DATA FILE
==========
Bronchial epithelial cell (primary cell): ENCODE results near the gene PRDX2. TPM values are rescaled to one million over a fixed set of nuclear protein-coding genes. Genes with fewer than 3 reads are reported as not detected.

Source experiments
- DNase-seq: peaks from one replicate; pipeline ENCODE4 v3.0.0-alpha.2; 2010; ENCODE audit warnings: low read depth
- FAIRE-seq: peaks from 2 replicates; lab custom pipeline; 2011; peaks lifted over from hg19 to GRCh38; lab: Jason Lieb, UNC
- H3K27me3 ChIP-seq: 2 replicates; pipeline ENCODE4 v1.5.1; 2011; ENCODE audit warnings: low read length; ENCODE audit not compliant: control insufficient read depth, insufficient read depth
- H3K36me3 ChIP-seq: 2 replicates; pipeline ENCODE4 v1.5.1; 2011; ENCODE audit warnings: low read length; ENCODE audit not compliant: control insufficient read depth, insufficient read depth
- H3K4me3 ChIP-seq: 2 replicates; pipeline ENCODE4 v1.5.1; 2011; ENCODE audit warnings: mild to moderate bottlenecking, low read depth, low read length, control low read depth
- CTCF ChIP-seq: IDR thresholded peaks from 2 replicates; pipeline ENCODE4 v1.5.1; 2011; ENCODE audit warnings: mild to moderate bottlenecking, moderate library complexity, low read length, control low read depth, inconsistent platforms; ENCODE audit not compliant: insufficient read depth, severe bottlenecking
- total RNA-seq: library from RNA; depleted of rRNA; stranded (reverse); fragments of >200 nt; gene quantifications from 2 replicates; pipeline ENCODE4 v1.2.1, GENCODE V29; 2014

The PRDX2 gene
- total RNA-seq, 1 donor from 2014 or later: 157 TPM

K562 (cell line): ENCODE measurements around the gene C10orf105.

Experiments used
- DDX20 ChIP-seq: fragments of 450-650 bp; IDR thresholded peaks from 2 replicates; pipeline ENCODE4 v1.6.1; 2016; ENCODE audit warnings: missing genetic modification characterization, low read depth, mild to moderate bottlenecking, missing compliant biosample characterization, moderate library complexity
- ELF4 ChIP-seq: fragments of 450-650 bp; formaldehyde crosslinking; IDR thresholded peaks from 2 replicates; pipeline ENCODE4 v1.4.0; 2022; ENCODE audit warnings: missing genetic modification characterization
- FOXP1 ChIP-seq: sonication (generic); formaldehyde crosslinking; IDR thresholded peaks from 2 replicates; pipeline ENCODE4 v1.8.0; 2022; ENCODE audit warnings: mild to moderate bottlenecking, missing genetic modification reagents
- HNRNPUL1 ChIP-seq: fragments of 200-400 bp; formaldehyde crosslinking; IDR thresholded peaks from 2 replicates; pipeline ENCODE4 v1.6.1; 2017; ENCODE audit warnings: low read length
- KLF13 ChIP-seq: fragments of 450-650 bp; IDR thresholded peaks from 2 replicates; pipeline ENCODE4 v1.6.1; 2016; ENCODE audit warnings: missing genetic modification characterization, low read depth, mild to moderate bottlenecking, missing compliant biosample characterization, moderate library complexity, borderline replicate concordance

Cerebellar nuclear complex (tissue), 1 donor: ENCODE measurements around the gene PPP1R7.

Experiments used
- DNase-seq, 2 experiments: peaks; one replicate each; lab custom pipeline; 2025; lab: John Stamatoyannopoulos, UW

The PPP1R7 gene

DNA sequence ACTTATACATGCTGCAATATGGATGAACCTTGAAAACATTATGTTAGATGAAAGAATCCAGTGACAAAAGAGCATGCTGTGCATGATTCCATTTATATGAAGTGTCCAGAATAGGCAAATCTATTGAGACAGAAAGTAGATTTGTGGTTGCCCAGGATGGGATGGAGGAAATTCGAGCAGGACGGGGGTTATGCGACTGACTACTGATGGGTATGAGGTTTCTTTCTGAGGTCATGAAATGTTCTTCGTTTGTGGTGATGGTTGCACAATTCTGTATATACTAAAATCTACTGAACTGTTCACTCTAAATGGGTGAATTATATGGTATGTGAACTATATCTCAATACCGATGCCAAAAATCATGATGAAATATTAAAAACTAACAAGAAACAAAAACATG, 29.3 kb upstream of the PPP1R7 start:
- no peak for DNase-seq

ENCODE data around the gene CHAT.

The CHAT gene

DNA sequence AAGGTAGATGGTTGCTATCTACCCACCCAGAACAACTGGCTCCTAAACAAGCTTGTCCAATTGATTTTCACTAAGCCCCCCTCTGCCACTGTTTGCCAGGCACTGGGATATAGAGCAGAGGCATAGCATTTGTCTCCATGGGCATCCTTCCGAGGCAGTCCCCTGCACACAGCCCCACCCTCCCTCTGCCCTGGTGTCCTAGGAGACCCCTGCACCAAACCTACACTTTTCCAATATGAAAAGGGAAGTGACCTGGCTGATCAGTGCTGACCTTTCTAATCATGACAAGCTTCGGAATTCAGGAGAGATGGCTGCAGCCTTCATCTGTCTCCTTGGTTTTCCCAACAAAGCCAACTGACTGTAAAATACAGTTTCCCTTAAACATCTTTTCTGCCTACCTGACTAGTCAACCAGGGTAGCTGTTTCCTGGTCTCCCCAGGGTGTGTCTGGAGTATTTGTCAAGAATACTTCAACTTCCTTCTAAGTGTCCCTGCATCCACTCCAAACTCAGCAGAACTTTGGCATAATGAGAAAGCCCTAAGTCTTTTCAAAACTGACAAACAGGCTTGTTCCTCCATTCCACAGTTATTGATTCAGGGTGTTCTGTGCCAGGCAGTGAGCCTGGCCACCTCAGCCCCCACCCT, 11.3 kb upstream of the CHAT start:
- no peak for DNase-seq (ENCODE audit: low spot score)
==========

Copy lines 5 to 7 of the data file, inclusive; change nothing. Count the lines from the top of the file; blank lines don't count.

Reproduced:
- H3K27me3 ChIP-seq: 2 replicates; pipeline ENCODE4 v1.5.1; 2011; ENCODE audit warnings: low read length; ENCODE audit not compliant: control insufficient read depth, insufficient read depth
- H3K36me3 ChIP-seq: 2 replicates; pipeline ENCODE4 v1.5.1; 2011; ENCODE audit warnings: low read length; ENCODE audit not compliant: control insufficient read depth, insufficient read depth
- H3K4me3 ChIP-seq: 2 replicates; pipeline ENCODE4 v1.5.1; 2011; ENCODE audit warnings: mild to moderate bottlenecking, low read depth, low read length, control low read depth